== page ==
Helping Cuda on the Host to monopolize a core

I have a multi-threaded Java app that uses Cuda via JNI.

The system it is running on is RHEL 7, Cuda 10.2, 2 CPUs with 8 cores each, and 4 GPUs. Hyper-threading turned off.

I need to do some matrix multiplication. I have 8 Java threads. The first 4 threads each get one GPU to use, the last four threads use the Intel MKL to do the matrix multiplication.

For the Cuda calls, the host code fires off a matrix multiplication request, then calls cudaDeviceSynchronize (). When this returns it calls code to check if the multiplication results have converged, and makes another call to cudaDeviceSynchronize (0 while it waits for an answer.

Before I run my program, I call
with a value ranging from 4 to 16

The bigger the number I assign to MKL_NUM_THREADS, the longer the Cuda code takes to run. (Yes, the MKL code goes faster. But the speedup in the MKL code is far and away overwhelmed by the slowdown in the Cuda code.)

Is there any way I can keep the MKL code from grabbing CPU cycles from the cores that are running the Host Cuda code? Is there a better routine to call than cudaDeviceSynchronize? (I’m assuming that the slowdown comes from MKL usage of the Core meaning that cudaDeviceSynchronize doesn’t return just as soon as the Cuda code on the GPU is done.)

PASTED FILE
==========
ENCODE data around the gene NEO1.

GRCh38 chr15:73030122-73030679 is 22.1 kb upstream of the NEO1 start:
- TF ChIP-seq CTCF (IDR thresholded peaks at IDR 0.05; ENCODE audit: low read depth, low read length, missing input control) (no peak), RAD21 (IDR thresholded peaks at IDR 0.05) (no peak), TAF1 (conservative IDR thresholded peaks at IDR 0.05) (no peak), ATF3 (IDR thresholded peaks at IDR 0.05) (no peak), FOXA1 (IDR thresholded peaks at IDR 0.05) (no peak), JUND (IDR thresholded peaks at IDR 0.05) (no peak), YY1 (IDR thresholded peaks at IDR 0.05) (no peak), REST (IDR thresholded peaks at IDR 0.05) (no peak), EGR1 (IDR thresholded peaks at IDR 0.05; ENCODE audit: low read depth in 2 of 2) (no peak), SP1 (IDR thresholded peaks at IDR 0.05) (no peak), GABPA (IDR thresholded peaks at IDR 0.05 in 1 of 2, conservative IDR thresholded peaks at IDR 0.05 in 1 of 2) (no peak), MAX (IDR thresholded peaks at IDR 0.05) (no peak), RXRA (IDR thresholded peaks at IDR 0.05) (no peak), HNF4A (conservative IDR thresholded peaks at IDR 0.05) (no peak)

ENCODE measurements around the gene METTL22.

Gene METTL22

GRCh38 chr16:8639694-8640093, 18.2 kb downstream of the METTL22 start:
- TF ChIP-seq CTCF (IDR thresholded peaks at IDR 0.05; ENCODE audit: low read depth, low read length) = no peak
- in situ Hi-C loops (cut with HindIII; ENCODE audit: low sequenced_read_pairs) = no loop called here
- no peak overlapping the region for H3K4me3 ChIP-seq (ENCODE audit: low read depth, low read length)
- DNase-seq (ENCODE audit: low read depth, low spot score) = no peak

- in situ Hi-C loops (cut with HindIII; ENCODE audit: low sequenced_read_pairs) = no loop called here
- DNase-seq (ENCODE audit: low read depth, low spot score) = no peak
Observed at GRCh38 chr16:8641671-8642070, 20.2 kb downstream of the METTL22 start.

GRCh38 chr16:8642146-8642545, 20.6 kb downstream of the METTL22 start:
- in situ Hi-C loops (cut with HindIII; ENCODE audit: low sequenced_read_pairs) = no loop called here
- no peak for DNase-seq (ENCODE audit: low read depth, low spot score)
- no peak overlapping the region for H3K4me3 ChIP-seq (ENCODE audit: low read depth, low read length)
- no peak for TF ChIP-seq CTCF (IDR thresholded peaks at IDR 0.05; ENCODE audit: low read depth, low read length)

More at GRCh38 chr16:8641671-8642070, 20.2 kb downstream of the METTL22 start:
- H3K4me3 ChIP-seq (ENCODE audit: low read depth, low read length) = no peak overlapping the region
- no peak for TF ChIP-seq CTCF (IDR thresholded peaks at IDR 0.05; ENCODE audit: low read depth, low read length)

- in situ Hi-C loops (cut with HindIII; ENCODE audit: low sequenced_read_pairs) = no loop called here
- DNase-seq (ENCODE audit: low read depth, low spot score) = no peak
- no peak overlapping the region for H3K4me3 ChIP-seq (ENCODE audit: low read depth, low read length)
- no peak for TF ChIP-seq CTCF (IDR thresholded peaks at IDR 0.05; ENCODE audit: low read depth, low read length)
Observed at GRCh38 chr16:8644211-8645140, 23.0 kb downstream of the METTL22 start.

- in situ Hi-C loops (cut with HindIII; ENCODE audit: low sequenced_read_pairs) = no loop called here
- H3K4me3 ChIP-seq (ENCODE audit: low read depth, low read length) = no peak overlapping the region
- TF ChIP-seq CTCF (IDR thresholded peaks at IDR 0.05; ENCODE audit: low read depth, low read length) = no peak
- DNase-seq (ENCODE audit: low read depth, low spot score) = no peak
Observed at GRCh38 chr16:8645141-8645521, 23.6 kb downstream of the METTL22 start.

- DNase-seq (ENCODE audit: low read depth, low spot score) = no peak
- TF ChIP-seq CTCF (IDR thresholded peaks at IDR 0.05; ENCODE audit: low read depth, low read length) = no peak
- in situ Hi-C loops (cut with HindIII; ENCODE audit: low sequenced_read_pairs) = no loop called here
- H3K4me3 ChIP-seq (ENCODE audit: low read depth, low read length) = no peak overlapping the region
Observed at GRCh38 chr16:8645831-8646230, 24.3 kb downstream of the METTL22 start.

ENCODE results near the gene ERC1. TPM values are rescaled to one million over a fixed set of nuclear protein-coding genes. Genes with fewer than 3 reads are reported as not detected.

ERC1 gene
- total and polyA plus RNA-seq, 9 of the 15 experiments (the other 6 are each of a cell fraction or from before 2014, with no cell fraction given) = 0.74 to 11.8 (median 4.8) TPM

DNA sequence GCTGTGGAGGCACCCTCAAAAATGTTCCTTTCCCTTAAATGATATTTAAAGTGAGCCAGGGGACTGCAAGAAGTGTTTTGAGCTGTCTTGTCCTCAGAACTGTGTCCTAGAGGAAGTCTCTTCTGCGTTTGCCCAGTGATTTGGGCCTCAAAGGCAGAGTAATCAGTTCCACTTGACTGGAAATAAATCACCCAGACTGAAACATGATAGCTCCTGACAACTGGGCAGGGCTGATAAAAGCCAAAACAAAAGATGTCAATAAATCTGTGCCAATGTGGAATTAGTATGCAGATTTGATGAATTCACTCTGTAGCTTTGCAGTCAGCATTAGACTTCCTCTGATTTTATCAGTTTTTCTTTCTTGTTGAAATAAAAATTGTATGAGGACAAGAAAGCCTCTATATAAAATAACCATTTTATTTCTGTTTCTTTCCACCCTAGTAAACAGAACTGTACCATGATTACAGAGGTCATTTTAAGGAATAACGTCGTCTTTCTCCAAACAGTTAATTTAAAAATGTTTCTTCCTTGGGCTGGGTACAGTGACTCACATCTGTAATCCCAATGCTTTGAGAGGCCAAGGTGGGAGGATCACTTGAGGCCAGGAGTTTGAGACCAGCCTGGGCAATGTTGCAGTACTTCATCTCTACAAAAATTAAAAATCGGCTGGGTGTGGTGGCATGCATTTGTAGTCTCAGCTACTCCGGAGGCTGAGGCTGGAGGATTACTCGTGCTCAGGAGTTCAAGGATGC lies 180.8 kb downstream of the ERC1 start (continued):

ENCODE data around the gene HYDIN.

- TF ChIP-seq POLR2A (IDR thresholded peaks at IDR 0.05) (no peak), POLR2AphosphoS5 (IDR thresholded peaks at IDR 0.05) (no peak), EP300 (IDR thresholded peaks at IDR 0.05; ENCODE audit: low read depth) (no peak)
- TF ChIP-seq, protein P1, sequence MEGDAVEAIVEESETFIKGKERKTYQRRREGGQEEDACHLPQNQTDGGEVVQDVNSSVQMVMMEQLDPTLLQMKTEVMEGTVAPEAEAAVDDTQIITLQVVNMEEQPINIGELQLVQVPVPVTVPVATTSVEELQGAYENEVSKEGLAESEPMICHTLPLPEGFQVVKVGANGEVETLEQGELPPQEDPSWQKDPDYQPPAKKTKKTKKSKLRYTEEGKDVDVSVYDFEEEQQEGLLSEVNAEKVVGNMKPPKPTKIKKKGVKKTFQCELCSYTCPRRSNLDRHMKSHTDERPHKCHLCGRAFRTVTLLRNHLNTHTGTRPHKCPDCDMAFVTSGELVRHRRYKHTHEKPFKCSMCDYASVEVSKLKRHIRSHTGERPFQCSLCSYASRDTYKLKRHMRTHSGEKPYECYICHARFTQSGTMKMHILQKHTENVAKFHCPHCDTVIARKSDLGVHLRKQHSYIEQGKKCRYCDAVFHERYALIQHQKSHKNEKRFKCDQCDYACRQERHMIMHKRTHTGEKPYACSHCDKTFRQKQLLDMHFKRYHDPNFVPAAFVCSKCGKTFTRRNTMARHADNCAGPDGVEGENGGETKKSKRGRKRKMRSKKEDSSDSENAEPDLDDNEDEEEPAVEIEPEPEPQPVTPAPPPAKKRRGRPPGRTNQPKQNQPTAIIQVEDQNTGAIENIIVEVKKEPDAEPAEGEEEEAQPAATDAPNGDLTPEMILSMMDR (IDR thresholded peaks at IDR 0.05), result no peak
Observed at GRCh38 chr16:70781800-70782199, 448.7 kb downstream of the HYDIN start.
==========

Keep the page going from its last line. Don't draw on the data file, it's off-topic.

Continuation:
Any thoughts or suggestions greatly appreciated.

The CUDA driver is host code. The CUDA runtime is host code. Your own CUDA-accelerate app contains host code. All this host code competes with other host code for resources (CPU cores, access to system memory), and is also impacted by dynamic CPU down clocking due to higher load on the CPU or use of AVX2.

Reserving CPU cores for CUDA’s host code would therefore only partially address the effects you observe, but it is worth a try. For long-running applications I sometimes do this manually using system-level affinity facilities, with positive impact in the single digit percent. No two applications are alike so your results could easily differ.

Hand-wavy pointer: Intel’s runtime library provides a thread-affinity interface which you might want to explore:

I haven’t really played with this and I have never used Java; maybe other forum participants can provide deeper insights.